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November 22, 2017
Alex Wong/Getty Images

After months of reticence, Secretary of State Rex Tillerson on Wednesday officially referred to the plight of the Rohingya Muslims in Myanmar as "ethnic cleansing." In a press statement, Tillerson reiterated his support for a democratic transition in the country, but added that the crisis in the northern state of Rakhine counts as "ethnic cleansing against the Rohingya."

In August, Rohingya insurgents attacked police posts in Rakhine, prompting a brutal retaliation from Myanmar's military which reportedly razed villages and indiscriminately attacked civilians. The violence led to the mass exodus of Rohingya people east to Bangladesh. Myanmar's government has claimed that the Rohingya decided to burn their own villages and then willingly self-deported to Bangladesh en masse — more than 600,000 have fled in the last three months — but that claim has been widely disputed and debunked by reporters on the ground.

The State Department had previously expressed concern over Myanmar's treatment of the Rohingya Muslims, but had stopped short of calling the situation ethnic cleansing. Rohingya Muslims in the majority Buddhist country of Myanmar have been denied citizenship since 1982 and are not officially counted as one of the country's official 135 ethnic groups.

The Hill speculates that Tillerson's decision to refer to the situation in Rakhine as ethnic cleansing will prompt the Trump administration to enforce new sanctions on Myanmar's government. But ultimately, ethnic cleansing holds no legal ramifications under international law. The U.N. recognizes genocide as a crime, but it is notoriously hard to prosecute and the international body is still deliberating whether the term is applicable for Myanmar's treatment of the Rohingya. Kelly O'Meara Morales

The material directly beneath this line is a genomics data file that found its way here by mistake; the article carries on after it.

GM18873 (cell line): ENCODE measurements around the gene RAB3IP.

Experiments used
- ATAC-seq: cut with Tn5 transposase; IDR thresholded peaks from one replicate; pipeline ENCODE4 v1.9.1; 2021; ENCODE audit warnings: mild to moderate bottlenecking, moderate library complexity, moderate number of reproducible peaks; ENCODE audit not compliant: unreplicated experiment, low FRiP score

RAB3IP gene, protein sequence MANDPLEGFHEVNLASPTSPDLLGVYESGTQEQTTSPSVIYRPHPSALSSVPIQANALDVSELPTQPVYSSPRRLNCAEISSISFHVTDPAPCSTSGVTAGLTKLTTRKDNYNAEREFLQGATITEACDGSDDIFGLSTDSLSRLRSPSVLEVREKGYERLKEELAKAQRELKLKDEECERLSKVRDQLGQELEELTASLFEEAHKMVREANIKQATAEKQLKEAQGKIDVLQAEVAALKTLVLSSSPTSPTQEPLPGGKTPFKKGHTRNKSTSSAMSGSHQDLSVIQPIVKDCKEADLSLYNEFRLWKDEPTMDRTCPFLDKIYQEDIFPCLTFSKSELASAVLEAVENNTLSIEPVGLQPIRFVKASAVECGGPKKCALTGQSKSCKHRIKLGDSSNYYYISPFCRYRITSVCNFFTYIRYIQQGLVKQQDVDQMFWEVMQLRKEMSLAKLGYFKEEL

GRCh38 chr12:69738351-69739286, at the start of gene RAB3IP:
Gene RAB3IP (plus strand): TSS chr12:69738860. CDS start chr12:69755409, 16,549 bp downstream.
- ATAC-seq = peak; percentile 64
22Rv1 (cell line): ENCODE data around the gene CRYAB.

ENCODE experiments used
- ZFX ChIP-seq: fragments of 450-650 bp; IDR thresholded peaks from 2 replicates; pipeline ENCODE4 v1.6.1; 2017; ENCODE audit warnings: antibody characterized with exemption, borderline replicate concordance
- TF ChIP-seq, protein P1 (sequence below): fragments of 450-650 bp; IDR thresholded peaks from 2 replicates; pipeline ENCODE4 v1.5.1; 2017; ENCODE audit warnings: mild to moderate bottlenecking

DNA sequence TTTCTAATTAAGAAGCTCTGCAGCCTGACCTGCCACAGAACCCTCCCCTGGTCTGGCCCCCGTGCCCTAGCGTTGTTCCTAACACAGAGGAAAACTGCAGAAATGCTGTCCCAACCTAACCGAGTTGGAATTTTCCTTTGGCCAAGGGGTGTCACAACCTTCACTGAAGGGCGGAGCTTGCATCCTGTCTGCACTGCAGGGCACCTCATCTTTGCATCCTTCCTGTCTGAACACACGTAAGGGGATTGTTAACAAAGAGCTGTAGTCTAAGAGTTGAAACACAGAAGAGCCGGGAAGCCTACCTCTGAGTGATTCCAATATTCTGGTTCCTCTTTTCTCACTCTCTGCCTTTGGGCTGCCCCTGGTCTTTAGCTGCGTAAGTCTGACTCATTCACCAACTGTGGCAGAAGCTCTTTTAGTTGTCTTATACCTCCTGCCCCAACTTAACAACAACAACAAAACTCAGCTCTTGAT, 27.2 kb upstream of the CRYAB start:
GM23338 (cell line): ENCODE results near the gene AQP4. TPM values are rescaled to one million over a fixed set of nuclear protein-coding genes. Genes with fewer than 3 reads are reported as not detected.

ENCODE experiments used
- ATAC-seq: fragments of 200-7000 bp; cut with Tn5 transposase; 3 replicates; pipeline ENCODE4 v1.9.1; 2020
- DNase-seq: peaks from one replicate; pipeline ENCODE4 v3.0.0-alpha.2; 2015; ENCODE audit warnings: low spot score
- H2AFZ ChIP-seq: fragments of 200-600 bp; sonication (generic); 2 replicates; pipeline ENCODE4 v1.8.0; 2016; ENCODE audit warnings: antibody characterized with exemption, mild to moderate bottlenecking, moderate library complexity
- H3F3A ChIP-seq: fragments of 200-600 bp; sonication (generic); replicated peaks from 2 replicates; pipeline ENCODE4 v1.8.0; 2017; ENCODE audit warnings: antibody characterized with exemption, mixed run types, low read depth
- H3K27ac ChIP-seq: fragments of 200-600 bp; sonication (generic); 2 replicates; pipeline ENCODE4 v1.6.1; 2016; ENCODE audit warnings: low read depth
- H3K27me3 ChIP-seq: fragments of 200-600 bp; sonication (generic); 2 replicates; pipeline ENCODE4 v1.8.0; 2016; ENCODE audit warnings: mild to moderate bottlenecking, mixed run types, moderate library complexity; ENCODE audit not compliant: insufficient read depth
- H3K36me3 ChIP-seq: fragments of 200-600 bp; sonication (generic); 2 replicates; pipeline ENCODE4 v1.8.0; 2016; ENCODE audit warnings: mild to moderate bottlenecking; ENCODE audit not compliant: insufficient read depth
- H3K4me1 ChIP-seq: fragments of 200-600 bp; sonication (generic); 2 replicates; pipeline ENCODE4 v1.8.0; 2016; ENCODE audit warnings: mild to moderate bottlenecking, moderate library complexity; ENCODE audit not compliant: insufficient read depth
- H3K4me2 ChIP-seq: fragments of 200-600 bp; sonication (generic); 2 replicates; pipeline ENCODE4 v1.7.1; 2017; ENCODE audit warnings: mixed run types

2:13 p.m. ET
CBS News/Screenshot

"This morning the president is again accusing the Justice Department and the FBI of misleading courts and illegally surveilling his campaign," CBS host Margaret Brennan said to Sen. Lindsey Graham (R-S.C.) on Face the Nation Sunday, referring to President Trump's angry response to the Carter Page surveillance documents. "Is he wrong?"

"No," Graham replied, breaking with his Senate GOP colleague, Florida's Marco Rubio. Graham then called for scrutiny of the Foreign Intelligence Surveillance Court, also known as the FISA court, which approved the spying on Page.

"I think that the whole FISA award process needs to be looked at," he said. "The warrant on Carter Page was supported mostly by the dossier that came from Michael Steele, who [was] being paid by the Democratic Party to do opposition research; and the dossier was collected, I think, from Russian intelligence services; and if you ask the FBI today how much of the dossier on Trump has been verified, [it's] almost none of it."

The extent to which the warrants were based on the dossier is subject to debate along predictably partisan lines. Less predictable is Graham's sudden discovery within himself of suspicion of the FISA court: Before Trump took office, the senator was a stalwart opponent of limits on the court's power, repeatedly voting to permit warrantless surveillance and prevent reform. In 2015, he claimed "anybody who neuters" the FISA court's "roving wiretap" program "is going to be partially responsible for the next [terrorist] attack." Bonnie Kristian

1:25 p.m. ET

President Trump claims the FBI spied on and undermined his presidential campaign in 2016 for partisan purposes. Sen. Marco Rubio (R-Fla.) does not.

Responding to Saturday's publication of the FBI's application to surveil former Trump campaign adviser Carter Page in connection to Russian election interference, Rubio said on CNN Sunday he "has a different view on it."

The feds "knew who [Page] was even before the campaign," Rubio explained on State of the Union. "I don't believe that them looking into Carter Page means they were spying on the campaign," he continued. "I also don't think it proves anything about collusion. ... I don't think it's part of any broader plot. The only plot here is the plot to interfere in our election by the Russians."

Also contra Trump, Rubio argued the FBI did not do "anything wrong" in its application to spy on Page: "I think they went to the court. They got the judges to approve it. They laid out all the information ― and there was a lot of reasons ... for why they wanted to look at Carter Page."